The only drawback so far is that the new Puppy Package Manager v2 (PPM) seems a bit slower on my old laptop than with Slacko. PPM is the equivalent of the Ubuntu Software Center or Pacman for Arch Linux and provides access to the repository with all the available packages for Puppy Linux. The numerous packages in Tahrpup are possibly the reason for this slower behaviour.
Eight months later my Thinkpad T40 is still very much alive thanks to Puppy Linux. With Tahrpup I gained easy access to a huge amount of programs satisfying my increasing PC needs. The best feature about Puppy Linux (and Linux in general) is that it feels like my very own operating system. It’s easy to get involved into Puppy Linux thanks to it’s open nature and the vivid community. A feeling that I’m severely missing in the proprietary OSX on my iMac, my primary computer. In fact, if not for my wife who is still attached to the iMac and OSX, I would exchange my iMac for a (Puppy) Linux PC without hesitation.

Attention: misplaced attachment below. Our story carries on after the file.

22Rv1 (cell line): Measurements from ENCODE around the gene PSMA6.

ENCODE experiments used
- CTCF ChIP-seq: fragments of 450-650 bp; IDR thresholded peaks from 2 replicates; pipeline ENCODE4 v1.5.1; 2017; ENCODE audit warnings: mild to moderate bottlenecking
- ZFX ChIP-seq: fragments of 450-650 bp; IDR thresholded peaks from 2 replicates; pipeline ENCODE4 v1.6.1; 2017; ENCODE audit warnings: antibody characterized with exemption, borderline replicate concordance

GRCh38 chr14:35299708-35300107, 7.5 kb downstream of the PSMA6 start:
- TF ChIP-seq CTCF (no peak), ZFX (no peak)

Use open source as often as possible. Not only is it free (as in gratis) but it can be as good or better than propietary software without the all the limiting terms found in a typical software license agreement. Open source enables the community to freely share ideas, information, concepts etc. This is key for a succesful and thriving society.